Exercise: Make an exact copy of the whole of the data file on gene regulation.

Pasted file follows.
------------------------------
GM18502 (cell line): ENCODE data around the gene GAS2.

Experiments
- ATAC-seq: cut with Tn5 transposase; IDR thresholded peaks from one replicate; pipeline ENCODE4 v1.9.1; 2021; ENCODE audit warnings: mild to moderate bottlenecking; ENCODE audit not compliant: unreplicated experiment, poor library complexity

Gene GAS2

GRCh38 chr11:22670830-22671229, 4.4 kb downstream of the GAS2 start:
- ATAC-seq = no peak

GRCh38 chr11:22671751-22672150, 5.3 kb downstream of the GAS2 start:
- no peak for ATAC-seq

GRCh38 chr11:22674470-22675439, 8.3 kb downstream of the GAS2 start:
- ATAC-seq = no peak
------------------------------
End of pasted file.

GM18502 (cell line): ENCODE data around the gene GAS2.

Experiments
- ATAC-seq: cut with Tn5 transposase; IDR thresholded peaks from one replicate; pipeline ENCODE4 v1.9.1; 2021; ENCODE audit warnings: mild to moderate bottlenecking; ENCODE audit not compliant: unreplicated experiment, poor library complexity

Gene GAS2

GRCh38 chr11:22670830-22671229, 4.4 kb downstream of the GAS2 start:
- ATAC-seq = no peak

GRCh38 chr11:22671751-22672150, 5.3 kb downstream of the GAS2 start:
- no peak for ATAC-seq

GRCh38 chr11:22674470-22675439, 8.3 kb downstream of the GAS2 start:
- ATAC-seq = no peak